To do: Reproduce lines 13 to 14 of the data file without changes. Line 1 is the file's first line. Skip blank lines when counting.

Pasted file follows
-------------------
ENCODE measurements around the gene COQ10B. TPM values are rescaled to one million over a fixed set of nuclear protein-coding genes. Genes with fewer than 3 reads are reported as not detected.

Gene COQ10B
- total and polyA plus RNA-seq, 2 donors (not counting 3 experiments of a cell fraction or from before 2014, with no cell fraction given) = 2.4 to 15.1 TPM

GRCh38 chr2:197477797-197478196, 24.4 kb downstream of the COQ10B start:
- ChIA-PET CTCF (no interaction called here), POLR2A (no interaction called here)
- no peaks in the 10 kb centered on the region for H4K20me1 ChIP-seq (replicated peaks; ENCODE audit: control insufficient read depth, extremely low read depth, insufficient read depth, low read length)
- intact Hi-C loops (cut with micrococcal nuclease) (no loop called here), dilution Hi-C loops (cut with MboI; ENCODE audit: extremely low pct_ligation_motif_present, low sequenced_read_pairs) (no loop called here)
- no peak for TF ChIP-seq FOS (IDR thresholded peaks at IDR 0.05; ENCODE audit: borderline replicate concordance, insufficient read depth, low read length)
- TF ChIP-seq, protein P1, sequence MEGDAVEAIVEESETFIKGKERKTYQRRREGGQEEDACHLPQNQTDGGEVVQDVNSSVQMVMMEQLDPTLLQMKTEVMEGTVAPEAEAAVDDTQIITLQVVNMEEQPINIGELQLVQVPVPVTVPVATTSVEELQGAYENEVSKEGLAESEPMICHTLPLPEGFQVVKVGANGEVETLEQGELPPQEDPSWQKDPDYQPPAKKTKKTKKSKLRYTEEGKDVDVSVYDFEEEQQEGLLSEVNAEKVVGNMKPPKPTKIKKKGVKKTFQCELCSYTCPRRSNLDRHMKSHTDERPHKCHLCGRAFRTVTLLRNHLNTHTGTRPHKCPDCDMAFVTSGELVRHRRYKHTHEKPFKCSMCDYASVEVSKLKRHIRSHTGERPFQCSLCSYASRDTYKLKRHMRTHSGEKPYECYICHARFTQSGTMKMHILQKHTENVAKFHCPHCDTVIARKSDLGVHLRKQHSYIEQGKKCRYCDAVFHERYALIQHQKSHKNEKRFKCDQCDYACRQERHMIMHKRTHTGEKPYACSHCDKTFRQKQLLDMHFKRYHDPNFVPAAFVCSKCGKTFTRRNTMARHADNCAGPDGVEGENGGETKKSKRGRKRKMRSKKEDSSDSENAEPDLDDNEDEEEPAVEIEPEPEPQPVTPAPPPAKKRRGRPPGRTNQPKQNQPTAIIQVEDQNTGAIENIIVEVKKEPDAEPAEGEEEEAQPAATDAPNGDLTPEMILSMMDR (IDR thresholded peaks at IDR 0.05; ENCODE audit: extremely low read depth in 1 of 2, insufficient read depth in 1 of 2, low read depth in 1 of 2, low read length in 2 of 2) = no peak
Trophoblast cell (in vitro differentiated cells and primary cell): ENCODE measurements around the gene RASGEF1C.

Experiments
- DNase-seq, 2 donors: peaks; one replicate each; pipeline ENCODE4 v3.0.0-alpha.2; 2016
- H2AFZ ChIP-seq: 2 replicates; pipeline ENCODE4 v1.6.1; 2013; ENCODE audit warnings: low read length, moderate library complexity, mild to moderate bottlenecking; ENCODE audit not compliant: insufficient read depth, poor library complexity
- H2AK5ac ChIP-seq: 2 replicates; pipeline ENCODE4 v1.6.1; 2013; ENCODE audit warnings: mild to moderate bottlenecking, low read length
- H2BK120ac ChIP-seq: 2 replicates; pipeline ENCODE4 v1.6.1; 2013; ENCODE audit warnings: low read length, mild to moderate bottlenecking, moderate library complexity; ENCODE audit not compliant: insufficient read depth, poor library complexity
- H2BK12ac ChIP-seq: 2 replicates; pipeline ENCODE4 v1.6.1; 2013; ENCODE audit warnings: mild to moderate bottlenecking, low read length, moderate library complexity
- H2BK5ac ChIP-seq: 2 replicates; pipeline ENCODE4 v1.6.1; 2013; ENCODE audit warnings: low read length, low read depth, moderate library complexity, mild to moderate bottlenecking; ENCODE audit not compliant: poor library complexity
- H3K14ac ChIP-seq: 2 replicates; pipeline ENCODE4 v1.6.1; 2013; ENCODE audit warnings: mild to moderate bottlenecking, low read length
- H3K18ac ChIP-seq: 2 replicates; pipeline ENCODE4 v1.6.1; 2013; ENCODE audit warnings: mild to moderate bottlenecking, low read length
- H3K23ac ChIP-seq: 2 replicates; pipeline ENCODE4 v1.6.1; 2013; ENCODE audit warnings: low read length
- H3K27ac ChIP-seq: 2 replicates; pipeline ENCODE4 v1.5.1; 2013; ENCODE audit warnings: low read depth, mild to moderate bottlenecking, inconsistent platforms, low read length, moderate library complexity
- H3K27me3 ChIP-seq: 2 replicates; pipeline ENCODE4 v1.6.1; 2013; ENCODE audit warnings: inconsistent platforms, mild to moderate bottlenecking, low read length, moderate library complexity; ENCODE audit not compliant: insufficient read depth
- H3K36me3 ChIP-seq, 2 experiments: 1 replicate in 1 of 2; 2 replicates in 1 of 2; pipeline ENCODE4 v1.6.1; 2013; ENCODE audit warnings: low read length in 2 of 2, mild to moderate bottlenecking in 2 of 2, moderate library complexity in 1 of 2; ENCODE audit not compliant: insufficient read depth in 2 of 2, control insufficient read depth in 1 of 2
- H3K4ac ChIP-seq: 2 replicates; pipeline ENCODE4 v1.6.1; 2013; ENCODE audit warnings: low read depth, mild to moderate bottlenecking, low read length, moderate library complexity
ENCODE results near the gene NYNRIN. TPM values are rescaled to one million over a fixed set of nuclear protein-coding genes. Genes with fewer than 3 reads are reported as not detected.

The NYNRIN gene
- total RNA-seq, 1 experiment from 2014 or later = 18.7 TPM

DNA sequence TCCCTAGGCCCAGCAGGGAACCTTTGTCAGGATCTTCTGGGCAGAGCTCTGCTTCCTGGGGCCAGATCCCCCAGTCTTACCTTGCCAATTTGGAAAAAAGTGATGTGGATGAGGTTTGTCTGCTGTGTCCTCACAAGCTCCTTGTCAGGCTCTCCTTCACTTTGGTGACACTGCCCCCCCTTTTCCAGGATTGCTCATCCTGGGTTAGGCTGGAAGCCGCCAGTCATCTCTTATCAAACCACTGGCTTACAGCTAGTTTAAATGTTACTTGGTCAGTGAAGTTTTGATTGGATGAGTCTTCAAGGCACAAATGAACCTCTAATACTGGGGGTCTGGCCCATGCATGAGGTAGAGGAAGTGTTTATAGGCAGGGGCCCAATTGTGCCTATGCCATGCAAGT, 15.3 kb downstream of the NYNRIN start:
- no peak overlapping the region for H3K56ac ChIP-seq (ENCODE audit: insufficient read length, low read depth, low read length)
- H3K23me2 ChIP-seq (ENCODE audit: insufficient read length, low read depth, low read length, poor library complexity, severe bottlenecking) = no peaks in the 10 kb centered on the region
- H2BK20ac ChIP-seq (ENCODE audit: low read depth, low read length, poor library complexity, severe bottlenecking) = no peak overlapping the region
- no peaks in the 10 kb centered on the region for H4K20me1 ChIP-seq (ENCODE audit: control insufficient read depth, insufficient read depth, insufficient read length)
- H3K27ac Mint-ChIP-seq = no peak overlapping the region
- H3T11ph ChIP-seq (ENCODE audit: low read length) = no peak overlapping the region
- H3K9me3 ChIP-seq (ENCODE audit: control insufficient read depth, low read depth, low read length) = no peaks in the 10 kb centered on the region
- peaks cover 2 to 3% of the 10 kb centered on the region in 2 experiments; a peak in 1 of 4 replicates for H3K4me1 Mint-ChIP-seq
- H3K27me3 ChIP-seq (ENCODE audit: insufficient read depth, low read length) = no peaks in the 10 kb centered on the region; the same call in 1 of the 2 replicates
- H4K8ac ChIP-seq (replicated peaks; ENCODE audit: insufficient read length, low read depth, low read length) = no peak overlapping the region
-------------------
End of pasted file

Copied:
- H2AFZ ChIP-seq: 2 replicates; pipeline ENCODE4 v1.6.1; 2013; ENCODE audit warnings: low read length, moderate library complexity, mild to moderate bottlenecking; ENCODE audit not compliant: insufficient read depth, poor library complexity
- H2AK5ac ChIP-seq: 2 replicates; pipeline ENCODE4 v1.6.1; 2013; ENCODE audit warnings: mild to moderate bottlenecking, low read length